Michael Gove’s comments that landlords “of significant wealth” should bear the brunt of cladding costs has sparked an angry response from two trade bodies.
As it stands only landlords with one property will be protected by the upcoming Building Safety Bill.
The National Residential Landlords Association dubbed it unfair, while estate agency body Propertymark claimed that the government doesn’t understand the sector.
Ben Beadle, chief executive of the National Residential Landlords Association, said:
“Michael Gove’s previous comments about ending the scandal of leaseholders paying to remove dangerous cladding now ring hollow.
“This is not about who does and does not have the means to pay. It is about fairness. No leaseholder, irrespective of how many properties they own, should be expected to foot the bill for dangerous and illegal cladding installed by someone else.”
“The government needs to wake up to an injustice of its own making and make amends now.”
Landlords that could be hit by this announcement will be following in the House of Lords.
The Conservative Peer, Lord Naseby has tabled an amendment to the Building Safety Bill to ensure that all leaseholders are treated equally, irrespective of how many properties they own.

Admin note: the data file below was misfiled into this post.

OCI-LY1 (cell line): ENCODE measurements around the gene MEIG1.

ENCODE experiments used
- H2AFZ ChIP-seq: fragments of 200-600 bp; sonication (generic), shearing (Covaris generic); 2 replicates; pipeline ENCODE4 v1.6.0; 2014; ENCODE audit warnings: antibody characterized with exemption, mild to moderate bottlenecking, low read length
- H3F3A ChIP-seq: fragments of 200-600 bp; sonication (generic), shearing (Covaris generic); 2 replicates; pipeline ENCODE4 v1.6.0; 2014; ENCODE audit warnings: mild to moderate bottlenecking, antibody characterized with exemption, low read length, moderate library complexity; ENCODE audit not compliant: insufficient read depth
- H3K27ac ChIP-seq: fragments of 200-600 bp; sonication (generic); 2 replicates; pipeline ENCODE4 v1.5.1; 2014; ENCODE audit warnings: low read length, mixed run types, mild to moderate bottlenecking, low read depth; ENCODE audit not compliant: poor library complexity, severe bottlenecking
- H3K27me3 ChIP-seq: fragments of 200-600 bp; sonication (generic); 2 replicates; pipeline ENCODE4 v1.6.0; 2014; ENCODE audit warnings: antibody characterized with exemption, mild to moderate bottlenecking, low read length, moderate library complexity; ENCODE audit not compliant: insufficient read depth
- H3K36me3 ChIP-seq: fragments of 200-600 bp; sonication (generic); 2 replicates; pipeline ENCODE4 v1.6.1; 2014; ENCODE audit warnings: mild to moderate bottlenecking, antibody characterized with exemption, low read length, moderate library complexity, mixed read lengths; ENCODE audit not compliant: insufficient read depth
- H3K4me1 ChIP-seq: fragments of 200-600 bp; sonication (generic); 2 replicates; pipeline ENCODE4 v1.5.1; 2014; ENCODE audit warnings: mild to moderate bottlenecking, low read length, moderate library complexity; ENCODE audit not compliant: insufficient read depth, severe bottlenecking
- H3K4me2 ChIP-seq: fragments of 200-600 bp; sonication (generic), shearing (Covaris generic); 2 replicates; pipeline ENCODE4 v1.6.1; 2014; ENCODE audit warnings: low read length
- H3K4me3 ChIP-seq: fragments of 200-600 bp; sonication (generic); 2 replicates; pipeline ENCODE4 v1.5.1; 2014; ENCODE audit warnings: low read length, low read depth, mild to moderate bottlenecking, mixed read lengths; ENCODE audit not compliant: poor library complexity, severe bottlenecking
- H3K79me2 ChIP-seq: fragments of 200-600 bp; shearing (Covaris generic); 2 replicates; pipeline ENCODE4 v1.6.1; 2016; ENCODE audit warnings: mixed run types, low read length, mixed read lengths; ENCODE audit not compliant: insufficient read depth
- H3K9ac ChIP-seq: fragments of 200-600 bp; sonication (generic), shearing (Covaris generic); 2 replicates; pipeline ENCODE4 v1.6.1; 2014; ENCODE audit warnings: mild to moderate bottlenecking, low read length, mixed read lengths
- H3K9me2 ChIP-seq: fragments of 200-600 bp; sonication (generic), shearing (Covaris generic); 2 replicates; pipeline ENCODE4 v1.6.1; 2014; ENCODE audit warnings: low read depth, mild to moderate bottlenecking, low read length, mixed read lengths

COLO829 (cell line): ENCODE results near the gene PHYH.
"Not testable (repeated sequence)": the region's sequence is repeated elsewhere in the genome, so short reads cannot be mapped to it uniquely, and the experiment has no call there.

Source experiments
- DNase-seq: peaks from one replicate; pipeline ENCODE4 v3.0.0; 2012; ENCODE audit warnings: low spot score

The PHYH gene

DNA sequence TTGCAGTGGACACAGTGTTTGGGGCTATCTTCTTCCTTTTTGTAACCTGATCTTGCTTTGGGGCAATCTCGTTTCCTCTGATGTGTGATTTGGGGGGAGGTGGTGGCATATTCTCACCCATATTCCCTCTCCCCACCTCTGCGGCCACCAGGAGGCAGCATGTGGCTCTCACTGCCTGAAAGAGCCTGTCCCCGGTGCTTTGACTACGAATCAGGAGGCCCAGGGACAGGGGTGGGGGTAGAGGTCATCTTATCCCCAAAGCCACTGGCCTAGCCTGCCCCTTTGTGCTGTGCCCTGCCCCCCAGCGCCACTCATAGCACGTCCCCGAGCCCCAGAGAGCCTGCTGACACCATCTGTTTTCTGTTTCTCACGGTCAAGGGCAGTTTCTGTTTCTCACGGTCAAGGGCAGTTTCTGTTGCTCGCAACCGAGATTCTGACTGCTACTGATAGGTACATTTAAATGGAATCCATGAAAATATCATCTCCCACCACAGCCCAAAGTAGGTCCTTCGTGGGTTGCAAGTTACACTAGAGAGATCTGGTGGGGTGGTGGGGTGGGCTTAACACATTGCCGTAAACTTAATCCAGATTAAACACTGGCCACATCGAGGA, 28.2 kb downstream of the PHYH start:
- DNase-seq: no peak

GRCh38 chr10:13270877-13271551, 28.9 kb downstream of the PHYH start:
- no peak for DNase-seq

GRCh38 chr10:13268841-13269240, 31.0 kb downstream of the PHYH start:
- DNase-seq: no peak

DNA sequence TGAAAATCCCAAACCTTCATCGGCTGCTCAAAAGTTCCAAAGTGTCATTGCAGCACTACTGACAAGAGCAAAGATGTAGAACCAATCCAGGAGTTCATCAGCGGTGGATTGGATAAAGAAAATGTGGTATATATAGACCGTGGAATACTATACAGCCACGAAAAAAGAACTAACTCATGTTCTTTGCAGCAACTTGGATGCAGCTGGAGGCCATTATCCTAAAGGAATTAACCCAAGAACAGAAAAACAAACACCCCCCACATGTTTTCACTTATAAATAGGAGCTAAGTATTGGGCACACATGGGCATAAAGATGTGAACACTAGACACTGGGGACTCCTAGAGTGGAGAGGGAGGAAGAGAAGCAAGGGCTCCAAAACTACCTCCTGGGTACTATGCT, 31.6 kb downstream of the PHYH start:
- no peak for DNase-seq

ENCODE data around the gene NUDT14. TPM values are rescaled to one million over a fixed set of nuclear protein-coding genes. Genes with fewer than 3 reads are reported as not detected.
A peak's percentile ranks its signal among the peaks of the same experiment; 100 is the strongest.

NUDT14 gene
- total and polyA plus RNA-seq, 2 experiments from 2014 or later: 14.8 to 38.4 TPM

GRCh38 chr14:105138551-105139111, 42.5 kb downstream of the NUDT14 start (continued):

In addition, a parliamentary motion tabled by the Conservative MP, Sir Peter Bottomley which calls for buy-to-let landlords and owner-occupier leaseholders to be treated the same, has secured cross-party support including from Labour, Liberal Democrat and Green MPs.
Propertymark also didn’t hold back in its criticism.
Timothy Douglas, head of policy and campaigns, said: “The broad assumption that has been made about the financial status of buy-to-let landlords shows there is more for the UK government to do to fully understand the private rented sector.
“Assuming that landlords with more than one property are ‘of significant wealth’ and therefore have the means to contribute without support could have a negative impact on the amount of time that it takes to make buildings safe and fail to restore full confidence in this area of the market.
“So while it’s a step forward to bring what the Secretary of State termed ‘landlords by default’ within the scope of the fund, the UK government must get a better grasp of the sector as a whole and ensure that all landlords, who are also leaseholders, do not have to pay for a crisis that is not of their own making, regardless of their perceived financial status.”
Gove was challenged in parliament on the issue of cladding removal being slowed down by asking some landlords to pay.
He said the government’s approach may be refined to take that issue into account, though he conceded that “we will ever have a perfect solution in which there will not be potential delays”.